These were the words of former prime minister John Howard in response to the hundreds of asylum seekers who arrived on Australian shores aboard the Tampa in 2001.
The statement, which went on to influence Australia’s immigration policy for years to come, is also central to multi-award-winning author Felicity Castagna’s latest novel, No More Boats.
Through a post-war migrant by the name of Antonio Martone, and his fictional response to real life events, Ms Castagna explores the meaning of assimilation, our enduring fear of invasion, an anxiety of “the other”, and whether there is such thing as an “ex-migrant”.
“I wanted to write a text that really delved into what I think are the largest preoccupations of Australians at the moment, which are basically a fear of boats and our obsession with real estate,” the author said.
“I also wanted to consider some of the things that I have seen in my own family and multicultural community.”
The novel is based in Parramatta - an area with a long history of migrant settlement, and Sydney’s demographic heart - where Ms Castagna has lived for more than a decade.
In bringing together the experience of persecution and hardship as an Italian migrant in the late 1950s and the story of boat migrants in recent times and their experience of a different type of persecution, Ms Castagna takes inspiration from her own family’s migrant story.
Her paternal grandmother grew up in a Greek family in Egypt and migrated to Ethiopia, where she married into the Italian community.
Ms Castagna’s father was born and raised in an Italian enclave in Ethiopia and migrated to Australia by boat in the late 1950s.
Ms Castagna was born in Australia, but her family moved to the US when she was seven years old and she didn’t return to her birthplace until she was almost 19.
She spent much of her late teens living in Asia, and draws on her experience of a transnational upbringing to explore the migrant experience from a unique perspective.
“A lot of Italians and Greeks came via other countries and their perception of ‘Italianness’ is different from those who came straight from Italy,” she said.
“I think that’s an interesting part of my story and something I’d like to explore more in my future books.”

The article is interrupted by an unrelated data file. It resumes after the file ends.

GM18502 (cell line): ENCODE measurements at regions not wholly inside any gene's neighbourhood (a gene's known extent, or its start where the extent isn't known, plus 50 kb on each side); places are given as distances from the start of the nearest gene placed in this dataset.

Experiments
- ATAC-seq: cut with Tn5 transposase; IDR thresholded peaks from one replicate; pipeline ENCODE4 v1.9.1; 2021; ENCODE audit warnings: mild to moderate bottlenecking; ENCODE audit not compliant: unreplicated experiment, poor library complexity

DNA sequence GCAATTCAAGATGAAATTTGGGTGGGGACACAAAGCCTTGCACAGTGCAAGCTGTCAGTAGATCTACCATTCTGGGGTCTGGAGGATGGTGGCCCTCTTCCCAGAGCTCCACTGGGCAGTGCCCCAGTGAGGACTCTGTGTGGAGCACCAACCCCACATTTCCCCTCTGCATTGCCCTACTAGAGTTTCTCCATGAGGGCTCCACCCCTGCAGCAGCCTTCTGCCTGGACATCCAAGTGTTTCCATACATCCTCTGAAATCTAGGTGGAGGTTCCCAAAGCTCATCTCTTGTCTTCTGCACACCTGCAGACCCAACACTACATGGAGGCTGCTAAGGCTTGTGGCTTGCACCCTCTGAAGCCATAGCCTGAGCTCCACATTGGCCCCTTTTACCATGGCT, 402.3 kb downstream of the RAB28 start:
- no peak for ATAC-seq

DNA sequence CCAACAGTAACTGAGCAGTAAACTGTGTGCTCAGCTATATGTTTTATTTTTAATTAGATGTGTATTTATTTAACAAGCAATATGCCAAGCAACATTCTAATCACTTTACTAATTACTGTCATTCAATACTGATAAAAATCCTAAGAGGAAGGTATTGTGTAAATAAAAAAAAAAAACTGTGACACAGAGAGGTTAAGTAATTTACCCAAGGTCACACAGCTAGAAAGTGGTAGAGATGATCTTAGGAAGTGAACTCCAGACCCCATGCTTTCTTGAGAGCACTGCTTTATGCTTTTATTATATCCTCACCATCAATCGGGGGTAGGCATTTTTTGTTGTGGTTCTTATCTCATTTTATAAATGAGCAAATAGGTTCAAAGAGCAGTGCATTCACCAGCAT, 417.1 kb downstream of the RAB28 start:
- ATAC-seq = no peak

When she began writing No More Boats, Ms Castagna wanted to avoid telling the familiar story of migrants who arrive in their new home as outsiders and eventually integrate into the community, becoming “heroic figures”.
Instead, she wanted to speak to the complexity of the migrant experience.
“I wanted to talk about the migrant figures in my community and family: people who have experienced a lot of trauma and sometimes take that trauma out on others,” she explained.
“I think the relationship between the different generations of boat people is really complex: they’re sympathetic - as my family is - but at the same time, they can also be very judgmental and intolerant like wider Australia.”
It’s a narrative which hasn’t been explored extensively, but in which Ms Castagna takes great interest.
In fact, she used it as the basis for her PhD studies at Western Sydney University.
No More Boats was last Monday shortlisted for the Multicultural NSW Award in the NSW Premier’s Literary Awards, set to take place on Monday, April 30, on the opening night of the Sydney Writers’ Festival.
Ms Castagna will also participate in several other events as part of the annual literary festival.
You can hear her speak about No More Boats in a one-on-one conversation at Hawkesbury Central Library on Wednesday, May 2.
The following day, she will sit on a panel with two other women to reflect on topics from Australia Day to refugee intakes, and discuss fiction’s ability to examine and upturn the conventional wisdom of Australia’s past and present.
“That will be very interesting because we’re all of different backgrounds,” Ms Castagna said.
In fact, her fellow speakers are Claire G. Coleman, a Wirlomin Noongar woman, and Melanie Cheng, a writer and general practitioner of Chinese-Australian heritage.
“They’ve organised a panel that really speaks to what it essentially means to be Australian today,” Ms Castagna said.
“If we’re going to discuss what it means to be Australian we need to have people from different backgrounds talking in a cross-cultural exchange. It’s about how we live together and how we see each other… and also how we see Australia today.”
These conversations are central to much of Ms Castagna’s work, including her upcoming novel, which she is co-writing with Vietnamese-Australian writer Sheila Pham and Botswanan-Australian writer Faith Chaza.
“We’re very deliberately writing together so that we can talk cross-culturally and create authentic characters who are from different cultural backgrounds,” Ms Castagna said.
“We want to put them in the same place and look at the conversations and conflicts which occur.”
At a time when the topic of immigration is as relevant and hotly contested as ever, it’s easy to see why Ms Castagna’s work is so widely revered.
In the words of the judges for the NSW Premier’s Awards:
“No More Boats may be set 17 years ago, but the echoes of that 2001 speech and Castagna’s novel are still resonant today.”